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Abraham Kuyper’s birthplace raising funds for commemorative monument

Initiative by new foundation

Tags: Excerpts from the Windmill

MAASSLUIS - Plans to honour nineteenth-century statesman Dr. Abraham Kuyper with a statue in his place of birth are going ahead despite a $100,000 shortfall for casting the bronze sculpture and for moving it from Hungary to this Zuid-Holland community. A local foundation had taken over the initiative for the monument, after city council had nixed the proposal last year.

No site has been approved yet for the monument. The foundation is considering three public places, one of which is near Kuyper’s parental home. In 2005, Maassluis’ city council had turned down a request for subsidy, raising questions about Kuyper’s contributions to Maassluis and why he merited a monument. According to the foundation, which then went it alone, Kuyper is a ‘unique figure of historical importance.’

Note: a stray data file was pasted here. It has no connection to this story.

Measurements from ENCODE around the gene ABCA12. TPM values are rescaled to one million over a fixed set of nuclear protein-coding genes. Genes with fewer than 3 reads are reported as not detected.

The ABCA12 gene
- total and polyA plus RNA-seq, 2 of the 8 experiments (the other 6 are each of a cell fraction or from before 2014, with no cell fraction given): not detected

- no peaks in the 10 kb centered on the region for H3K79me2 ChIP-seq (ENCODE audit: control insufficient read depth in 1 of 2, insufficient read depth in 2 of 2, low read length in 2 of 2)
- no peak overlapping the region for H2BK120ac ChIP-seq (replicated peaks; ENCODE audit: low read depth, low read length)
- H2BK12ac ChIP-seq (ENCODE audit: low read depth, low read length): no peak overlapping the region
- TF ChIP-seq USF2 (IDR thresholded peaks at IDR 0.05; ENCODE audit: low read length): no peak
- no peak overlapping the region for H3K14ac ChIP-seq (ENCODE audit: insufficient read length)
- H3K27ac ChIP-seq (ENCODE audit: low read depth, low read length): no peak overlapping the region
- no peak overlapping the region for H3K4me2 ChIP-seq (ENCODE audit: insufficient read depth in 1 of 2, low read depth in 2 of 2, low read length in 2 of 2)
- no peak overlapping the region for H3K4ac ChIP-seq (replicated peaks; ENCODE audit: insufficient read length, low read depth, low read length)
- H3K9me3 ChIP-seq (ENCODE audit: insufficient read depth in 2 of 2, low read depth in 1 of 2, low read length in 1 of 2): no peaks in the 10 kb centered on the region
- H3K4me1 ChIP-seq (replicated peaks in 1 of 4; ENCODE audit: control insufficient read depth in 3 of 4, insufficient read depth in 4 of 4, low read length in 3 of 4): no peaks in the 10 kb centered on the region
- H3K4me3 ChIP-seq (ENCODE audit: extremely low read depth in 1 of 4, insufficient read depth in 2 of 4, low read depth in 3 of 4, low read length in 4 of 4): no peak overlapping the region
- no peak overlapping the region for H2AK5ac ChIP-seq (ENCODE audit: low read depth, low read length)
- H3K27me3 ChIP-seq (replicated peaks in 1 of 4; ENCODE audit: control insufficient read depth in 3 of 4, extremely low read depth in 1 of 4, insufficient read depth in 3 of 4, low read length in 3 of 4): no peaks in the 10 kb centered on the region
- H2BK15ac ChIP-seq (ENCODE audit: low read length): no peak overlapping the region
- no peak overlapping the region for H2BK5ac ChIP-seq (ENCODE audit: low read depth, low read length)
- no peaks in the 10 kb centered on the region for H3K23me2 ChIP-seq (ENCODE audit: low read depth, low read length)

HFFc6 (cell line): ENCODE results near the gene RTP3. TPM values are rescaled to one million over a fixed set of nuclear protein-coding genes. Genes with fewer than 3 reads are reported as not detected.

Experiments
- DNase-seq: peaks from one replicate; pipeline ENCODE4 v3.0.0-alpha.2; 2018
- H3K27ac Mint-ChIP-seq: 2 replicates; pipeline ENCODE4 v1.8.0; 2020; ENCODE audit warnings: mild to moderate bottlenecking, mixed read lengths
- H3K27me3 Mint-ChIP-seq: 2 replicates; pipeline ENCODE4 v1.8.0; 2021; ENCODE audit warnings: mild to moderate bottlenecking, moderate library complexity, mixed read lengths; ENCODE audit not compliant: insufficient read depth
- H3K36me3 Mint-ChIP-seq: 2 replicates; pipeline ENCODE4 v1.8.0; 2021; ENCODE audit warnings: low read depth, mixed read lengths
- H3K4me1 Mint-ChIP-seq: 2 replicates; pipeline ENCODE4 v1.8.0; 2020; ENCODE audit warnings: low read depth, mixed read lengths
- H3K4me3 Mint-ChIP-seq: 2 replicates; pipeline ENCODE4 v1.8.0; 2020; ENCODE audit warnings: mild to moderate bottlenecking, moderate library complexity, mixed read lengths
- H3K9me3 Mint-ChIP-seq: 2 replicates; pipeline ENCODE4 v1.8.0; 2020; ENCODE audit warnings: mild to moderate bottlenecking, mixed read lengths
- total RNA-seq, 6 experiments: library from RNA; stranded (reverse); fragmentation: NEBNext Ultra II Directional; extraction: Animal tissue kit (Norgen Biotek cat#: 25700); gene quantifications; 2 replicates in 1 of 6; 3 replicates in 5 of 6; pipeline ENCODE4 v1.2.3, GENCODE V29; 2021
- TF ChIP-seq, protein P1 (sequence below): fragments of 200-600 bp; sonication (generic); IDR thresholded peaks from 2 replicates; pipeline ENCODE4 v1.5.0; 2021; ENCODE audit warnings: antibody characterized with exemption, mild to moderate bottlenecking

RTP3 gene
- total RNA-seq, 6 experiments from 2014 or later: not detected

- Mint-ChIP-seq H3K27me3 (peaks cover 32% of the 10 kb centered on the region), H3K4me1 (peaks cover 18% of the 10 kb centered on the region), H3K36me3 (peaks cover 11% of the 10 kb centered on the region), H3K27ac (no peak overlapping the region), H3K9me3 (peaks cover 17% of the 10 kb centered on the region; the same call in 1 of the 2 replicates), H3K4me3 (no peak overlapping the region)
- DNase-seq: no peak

Kuyper (1837-1920) was born the son of the local mainline Reformed Church minister. After studying for the ministry, the modernist preacher went on to become a Calvinist theologian who rallied his community to establish the Free University, the first Dutch political party, wrote numerous editorials in his daily newspaper, turned into a church reformer, scholar, and statesman (he served as prime minister of the Netherlands for four years, from 1901 to 1905. Kuyper is considered the father of Dutch Neo-Calvinism.

At the invitation of B.B. Warfield, Kuyper in 1898 delivered the Stone Lectures at Princeton Seminary. It was his first widespread exposure to a North American audience. During his time in the United States, he also traveled to address the Reformed emigrant community in several states.

Princeton later developed various initiatives, which now keep Kuyper’s legacy alive in the U.S.A. A small Grand Rapids, Michigan college recently rebranded itself as the Kuyper College. The Netherlands has never established such legacy initiatives although a number of schools are named after him.